We know that there is a hierarchy of victims in the press: disasters that befall Americans and Europeans are given far more coverage than those that impact people in less developed countries. Some lives are simply valued more highly than others. Worse, this is often justified with the perverse principle that “because violence is more common in [name of country], it is less newsworthy.” When applied, that rule means that the more people suffer and die, the less the media will be interested. What you end up with, then, is the kind of reporting on Mexico that the New York Times does: every few months, they will simply do a story reminding us that the situation is deteriorating, perhaps profiling a town that is bucking the trend (or reviewing a book about why cartels like horses). These stories must have an angle, there must be some Reason Why Readers Will Be Interested. Of course, when the annual murder statistics come out, there will be a story. Likewise, if some bodies are found near a resort, CNN might run something. But otherwise, there is little everyday reporting on each individual instance of serious violence. Look at the Washington Post‘s coverage from the last year, which is better than that of many other outlets. The stories are about trends rather than events (Violence soaring, cities deteriorating, justice system crumbling). Mexican deaths make it into the press as aggregate statistical units rather than individual tragedies.
The mainstream U.S. media’s failure to give daily coverage to violence in Mexico is significant not only because it reveals the extent to which we assign value to human life by whether that life is lived on side A or side B of an arbitrary geographic line. Our lack of journalistic interest also has actual, serious consequences for the people who have to live with this violence. Reporters in Mexico have said that when U.S. media covers something, it can make all the difference in whether the Mexican government responds. In 2011, John Gibler spoke to Pedro Torres of El Diario de Juarez, who said that:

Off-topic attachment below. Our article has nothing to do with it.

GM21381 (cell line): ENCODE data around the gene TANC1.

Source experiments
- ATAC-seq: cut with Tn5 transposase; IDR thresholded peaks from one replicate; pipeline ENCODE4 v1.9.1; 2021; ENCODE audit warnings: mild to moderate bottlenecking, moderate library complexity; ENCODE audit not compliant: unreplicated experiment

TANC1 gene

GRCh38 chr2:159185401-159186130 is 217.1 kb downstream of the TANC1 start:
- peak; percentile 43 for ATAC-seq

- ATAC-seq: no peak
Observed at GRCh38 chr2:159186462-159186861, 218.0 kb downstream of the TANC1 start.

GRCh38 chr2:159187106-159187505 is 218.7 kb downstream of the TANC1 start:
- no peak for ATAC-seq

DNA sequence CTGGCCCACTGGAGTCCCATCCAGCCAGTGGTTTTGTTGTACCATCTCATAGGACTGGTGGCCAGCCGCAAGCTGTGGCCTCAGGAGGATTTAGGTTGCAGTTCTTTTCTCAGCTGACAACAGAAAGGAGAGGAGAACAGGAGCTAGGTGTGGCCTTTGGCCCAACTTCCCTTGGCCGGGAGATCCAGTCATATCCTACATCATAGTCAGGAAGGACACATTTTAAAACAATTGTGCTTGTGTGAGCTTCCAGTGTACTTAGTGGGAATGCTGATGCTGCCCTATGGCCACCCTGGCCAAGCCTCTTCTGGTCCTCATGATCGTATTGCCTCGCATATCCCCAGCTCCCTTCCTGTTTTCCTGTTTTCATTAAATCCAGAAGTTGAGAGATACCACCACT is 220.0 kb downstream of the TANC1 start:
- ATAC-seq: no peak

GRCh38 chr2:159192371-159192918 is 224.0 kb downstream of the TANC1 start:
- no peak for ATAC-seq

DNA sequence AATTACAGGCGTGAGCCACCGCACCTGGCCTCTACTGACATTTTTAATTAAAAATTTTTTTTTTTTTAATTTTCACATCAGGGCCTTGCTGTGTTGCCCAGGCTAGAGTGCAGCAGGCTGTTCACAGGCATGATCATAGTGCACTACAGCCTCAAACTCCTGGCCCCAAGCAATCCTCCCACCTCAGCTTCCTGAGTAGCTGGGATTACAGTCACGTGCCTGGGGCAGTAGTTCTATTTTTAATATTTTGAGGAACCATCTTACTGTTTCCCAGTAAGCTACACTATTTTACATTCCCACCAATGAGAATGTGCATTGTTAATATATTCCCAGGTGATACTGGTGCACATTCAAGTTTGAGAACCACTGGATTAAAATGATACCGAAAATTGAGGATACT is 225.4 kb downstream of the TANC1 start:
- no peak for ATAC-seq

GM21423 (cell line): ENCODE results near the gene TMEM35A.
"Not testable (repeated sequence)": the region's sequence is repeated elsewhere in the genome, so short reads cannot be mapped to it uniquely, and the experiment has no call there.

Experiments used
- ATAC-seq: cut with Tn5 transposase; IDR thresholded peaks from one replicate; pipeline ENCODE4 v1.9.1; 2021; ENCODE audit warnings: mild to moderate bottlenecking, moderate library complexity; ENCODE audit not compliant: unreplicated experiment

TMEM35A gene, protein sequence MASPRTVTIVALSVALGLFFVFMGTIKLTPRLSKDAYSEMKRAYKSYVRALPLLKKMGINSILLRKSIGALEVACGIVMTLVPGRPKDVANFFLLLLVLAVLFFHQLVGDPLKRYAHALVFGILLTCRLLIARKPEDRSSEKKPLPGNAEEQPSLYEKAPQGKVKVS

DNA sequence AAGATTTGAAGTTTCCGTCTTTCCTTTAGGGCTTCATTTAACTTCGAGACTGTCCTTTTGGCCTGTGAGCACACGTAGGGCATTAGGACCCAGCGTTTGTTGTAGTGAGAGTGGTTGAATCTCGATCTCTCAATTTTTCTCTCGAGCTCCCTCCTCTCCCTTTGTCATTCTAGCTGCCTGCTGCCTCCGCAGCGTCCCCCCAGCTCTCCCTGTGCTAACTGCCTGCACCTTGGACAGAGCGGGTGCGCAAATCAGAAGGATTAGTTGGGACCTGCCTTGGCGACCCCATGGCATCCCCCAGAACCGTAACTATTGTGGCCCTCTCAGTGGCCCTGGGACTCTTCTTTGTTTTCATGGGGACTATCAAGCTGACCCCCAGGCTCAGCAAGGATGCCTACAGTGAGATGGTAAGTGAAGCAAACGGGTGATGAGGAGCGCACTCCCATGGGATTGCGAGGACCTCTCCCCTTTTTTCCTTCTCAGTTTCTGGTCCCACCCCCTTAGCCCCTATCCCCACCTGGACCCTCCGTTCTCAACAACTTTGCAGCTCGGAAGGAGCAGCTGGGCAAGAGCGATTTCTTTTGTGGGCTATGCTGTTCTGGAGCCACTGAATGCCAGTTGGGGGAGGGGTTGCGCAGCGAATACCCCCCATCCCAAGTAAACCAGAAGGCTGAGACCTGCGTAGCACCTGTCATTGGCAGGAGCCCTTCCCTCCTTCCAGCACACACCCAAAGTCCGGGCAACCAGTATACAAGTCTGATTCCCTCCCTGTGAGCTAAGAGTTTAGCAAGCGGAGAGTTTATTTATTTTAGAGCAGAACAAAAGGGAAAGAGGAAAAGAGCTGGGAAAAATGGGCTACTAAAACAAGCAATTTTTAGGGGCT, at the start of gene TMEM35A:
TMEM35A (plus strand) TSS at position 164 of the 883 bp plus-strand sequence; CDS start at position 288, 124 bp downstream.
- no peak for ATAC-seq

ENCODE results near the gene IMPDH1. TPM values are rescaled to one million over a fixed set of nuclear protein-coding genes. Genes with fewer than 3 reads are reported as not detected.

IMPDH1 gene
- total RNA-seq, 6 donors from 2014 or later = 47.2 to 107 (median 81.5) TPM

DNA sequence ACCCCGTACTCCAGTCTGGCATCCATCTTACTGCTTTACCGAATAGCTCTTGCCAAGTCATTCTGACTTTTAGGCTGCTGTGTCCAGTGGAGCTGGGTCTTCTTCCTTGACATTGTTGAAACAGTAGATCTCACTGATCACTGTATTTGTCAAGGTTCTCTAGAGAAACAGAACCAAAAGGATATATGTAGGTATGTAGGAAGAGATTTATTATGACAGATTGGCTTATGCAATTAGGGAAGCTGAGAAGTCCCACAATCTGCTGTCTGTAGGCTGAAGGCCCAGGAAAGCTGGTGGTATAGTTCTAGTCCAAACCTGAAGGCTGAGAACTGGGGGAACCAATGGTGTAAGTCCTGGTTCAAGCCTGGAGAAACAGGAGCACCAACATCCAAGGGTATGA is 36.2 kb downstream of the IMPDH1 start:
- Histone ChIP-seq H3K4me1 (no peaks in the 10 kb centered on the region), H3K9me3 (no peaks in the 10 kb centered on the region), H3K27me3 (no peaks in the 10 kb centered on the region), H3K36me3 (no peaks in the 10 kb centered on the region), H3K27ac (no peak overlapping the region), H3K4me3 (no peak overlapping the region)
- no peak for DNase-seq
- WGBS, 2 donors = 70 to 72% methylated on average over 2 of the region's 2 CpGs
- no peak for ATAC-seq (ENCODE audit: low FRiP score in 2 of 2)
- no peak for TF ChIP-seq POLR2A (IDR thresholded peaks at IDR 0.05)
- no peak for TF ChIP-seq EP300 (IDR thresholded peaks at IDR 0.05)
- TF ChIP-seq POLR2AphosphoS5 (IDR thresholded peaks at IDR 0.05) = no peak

They react to pressure in the media. This is very serious. I mean, if gunmen kill a thousand people here in a month, it won’t cause any reaction from the government. But if the New York Times or El Pais in Spain publishes a story about it they shout ‘Ah!’ For the government this is when something happens, not when it happens but when it gets published. This is a gravely serious problem… This is a serious part of what is sustaining this mess.
Today, the situation is all the more dire because Mexican journalists, who were already working under impossibly dangerous conditions, are now being murdered at record-breaking rates. Reporters in Mexico have long since lamented that investigative journalism in the country is effectively dead. Forget full-length exposés: even printing the wrong detail in a bare-bones crime report can put you in the cross-hairs of one or more cartels, or Mexican military and security forces, or local elites, all of whom have formed complex webs of rivalries and alliances as they seek to control the lucrative drug trade. As local Mexican media is driven into ever-more cryptic, minimalist reporting tactics—or forced to shutter altogether—the story of what is actually happening in violence-plagued states and cities becomes increasingly muffled, and prone to distortion by disseminators of public disinformation. Mexicans under threat who flee to the U.S. to seek protection then face a serious uphill battle in their asylum or torture protection cases: judges and asylum officers, like the broader mass of Americans, do not understand what is happening in Mexico, and immigration lawyers will often find that the likes of Breitbart is the only source with anything resembling up-to-date information.
If the U.S. media needs an “angle” to justify why this reporting should be relevant to U.S. readers on a daily basis, why not point to the intimacy of the connection between our countries’ policies and the deaths of thousands of Mexicans? The United States bears significant responsibility for the violence in Mexico in many ways. It is our country’s demand for drugs, and our war on them, that drives up prices and makes trafficking such a profitable and alluring enterprise to begin with. The whole reason that so much of the violence is occurring along the border is because the United States is on the other side. Those 29,000 deaths are in very large part the fault of this country’s policies, and this country’s insatiable demand for hard drugs. To wall off Mexico (figuratively) in our minds, as a place whose troubles have nothing to do with our own, is to willfully ignore important and troubling questions about what we might be doing that is causing mass bloodshed to occur right on our doorstep.
A necessary first step is for the U.S. media to treat this bloodshed as the severe crisis that it is. All human lives are equal and none should be ignored. At the very least, the U.S. press should be covering violence that happens within 100 miles of the U.S. border, whether it falls on this side or the other, with diligence and seriousness. More broadly, too, influential U.S. news outlets must make themselves into daily megaphones for the voices of Mexican journalists and ordinary citizen observers who risk death to speak the truth about the authors of the massacres in their communities. This is a serious ongoing failure of American journalism, one that media organizations urgently need to work to fix.
Photo: A group of men carry the coffin with the remains of the late journalist Jorge Torres—who was kidnapped on May 29 and found dead on the eve– during his funeral at the Kilometro 30 village, in Acapulco, in Guerrero state, Mexico on June 3, 2014. Pedro PARDO/AFP/Getty Images.